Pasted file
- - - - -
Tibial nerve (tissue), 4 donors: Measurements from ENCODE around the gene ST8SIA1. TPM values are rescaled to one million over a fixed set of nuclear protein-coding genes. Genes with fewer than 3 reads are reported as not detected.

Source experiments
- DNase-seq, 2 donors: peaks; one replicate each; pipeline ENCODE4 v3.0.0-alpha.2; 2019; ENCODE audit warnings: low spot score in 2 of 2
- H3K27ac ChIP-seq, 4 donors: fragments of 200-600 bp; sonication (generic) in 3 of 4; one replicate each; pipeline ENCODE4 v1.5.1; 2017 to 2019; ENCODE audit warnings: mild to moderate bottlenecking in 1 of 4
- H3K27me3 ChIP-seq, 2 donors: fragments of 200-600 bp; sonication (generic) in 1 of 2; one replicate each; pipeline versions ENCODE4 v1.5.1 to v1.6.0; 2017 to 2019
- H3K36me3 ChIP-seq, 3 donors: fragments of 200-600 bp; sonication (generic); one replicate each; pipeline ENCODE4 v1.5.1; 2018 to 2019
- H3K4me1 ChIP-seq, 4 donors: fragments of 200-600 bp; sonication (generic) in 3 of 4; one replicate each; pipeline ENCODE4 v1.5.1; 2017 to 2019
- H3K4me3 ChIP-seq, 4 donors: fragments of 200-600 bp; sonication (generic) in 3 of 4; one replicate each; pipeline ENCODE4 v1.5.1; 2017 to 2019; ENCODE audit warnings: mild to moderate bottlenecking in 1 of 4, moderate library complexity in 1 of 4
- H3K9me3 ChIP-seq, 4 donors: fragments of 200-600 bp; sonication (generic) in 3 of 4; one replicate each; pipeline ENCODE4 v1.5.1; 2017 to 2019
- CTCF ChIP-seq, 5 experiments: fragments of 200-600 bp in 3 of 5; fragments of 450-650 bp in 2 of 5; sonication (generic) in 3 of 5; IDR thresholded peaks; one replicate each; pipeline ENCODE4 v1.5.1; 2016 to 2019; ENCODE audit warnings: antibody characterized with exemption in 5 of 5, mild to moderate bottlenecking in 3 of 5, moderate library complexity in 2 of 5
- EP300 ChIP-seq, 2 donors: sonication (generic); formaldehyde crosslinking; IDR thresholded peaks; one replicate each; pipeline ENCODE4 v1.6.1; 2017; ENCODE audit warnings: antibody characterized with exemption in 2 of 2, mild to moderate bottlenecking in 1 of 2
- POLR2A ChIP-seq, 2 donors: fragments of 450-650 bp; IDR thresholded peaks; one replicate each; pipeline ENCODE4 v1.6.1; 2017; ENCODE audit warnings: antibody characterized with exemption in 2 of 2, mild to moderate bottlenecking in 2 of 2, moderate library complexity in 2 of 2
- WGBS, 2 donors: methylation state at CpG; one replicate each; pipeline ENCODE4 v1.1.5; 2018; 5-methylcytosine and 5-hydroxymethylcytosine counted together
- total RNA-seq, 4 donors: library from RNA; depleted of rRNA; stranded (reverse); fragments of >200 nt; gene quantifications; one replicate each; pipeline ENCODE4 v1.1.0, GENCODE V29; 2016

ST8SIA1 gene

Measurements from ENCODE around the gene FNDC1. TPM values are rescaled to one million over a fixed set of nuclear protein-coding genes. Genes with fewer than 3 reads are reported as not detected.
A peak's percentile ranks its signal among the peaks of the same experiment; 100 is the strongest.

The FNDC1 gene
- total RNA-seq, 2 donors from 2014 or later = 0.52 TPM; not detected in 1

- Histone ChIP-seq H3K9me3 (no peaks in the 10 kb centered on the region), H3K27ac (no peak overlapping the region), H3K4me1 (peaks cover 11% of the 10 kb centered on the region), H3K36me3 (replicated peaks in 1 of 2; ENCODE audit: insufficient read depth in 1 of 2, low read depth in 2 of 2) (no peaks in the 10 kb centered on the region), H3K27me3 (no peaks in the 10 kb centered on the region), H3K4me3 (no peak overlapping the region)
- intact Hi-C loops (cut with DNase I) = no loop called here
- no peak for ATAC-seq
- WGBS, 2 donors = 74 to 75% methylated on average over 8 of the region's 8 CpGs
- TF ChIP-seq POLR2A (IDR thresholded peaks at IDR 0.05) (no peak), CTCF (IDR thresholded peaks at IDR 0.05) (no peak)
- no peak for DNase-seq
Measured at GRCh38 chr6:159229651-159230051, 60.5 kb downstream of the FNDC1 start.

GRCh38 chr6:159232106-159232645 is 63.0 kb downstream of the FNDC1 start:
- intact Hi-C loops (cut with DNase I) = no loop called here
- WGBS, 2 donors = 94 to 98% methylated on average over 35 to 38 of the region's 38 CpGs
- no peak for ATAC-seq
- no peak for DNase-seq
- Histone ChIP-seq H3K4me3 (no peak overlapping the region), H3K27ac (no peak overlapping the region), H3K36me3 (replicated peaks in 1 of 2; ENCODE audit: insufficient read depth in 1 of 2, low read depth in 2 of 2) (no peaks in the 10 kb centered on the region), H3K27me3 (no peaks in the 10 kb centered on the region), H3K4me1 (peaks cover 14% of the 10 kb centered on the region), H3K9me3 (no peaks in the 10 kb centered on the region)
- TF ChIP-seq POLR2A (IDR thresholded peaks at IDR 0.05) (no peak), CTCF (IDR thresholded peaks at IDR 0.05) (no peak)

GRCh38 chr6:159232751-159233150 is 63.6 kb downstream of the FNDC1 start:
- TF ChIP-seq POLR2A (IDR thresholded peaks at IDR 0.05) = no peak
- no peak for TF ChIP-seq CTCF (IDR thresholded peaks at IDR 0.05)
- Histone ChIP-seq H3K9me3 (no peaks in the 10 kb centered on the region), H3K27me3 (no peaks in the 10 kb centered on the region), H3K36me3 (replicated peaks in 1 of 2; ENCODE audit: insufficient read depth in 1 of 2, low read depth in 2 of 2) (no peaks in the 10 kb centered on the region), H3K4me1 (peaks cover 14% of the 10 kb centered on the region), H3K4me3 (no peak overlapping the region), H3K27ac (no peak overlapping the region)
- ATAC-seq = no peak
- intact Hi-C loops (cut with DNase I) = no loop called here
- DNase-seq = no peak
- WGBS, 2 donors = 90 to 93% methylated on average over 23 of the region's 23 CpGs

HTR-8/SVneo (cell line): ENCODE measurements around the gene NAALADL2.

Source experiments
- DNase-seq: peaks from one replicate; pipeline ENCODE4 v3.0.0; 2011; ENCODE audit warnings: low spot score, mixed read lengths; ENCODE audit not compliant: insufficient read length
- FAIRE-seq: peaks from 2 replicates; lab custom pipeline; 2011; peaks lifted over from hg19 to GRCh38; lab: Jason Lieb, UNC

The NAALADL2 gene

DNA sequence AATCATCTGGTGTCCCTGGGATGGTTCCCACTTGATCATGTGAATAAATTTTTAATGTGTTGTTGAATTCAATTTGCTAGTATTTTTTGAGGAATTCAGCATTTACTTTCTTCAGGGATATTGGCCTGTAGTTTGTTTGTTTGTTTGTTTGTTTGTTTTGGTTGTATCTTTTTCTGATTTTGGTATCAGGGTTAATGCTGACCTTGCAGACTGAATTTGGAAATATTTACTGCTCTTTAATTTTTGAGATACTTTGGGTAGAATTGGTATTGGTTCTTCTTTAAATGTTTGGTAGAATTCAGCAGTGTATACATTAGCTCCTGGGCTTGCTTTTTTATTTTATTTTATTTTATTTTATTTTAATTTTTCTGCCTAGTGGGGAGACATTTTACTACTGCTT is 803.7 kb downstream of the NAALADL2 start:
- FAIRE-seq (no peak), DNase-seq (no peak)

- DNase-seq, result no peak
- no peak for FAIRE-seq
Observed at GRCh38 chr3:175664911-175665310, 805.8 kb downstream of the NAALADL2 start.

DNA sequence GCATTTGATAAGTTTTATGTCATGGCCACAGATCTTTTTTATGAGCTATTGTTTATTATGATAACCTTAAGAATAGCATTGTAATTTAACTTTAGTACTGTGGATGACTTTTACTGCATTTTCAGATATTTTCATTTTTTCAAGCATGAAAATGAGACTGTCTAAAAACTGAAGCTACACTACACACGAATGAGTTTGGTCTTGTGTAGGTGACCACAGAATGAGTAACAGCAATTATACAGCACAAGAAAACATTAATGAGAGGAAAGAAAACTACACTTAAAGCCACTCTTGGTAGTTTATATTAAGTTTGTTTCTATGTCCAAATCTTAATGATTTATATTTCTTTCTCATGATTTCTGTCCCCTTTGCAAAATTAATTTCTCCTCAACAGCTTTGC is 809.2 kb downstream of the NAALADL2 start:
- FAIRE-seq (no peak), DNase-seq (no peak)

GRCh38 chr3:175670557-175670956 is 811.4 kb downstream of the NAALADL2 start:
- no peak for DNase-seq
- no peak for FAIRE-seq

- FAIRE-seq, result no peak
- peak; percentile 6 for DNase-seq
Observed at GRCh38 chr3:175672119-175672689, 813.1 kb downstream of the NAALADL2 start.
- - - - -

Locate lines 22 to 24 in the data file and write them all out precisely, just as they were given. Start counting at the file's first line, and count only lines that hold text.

- no peak for ATAC-seq
- WGBS, 2 donors = 74 to 75% methylated on average over 8 of the region's 8 CpGs
- TF ChIP-seq POLR2A (IDR thresholded peaks at IDR 0.05) (no peak), CTCF (IDR thresholded peaks at IDR 0.05) (no peak)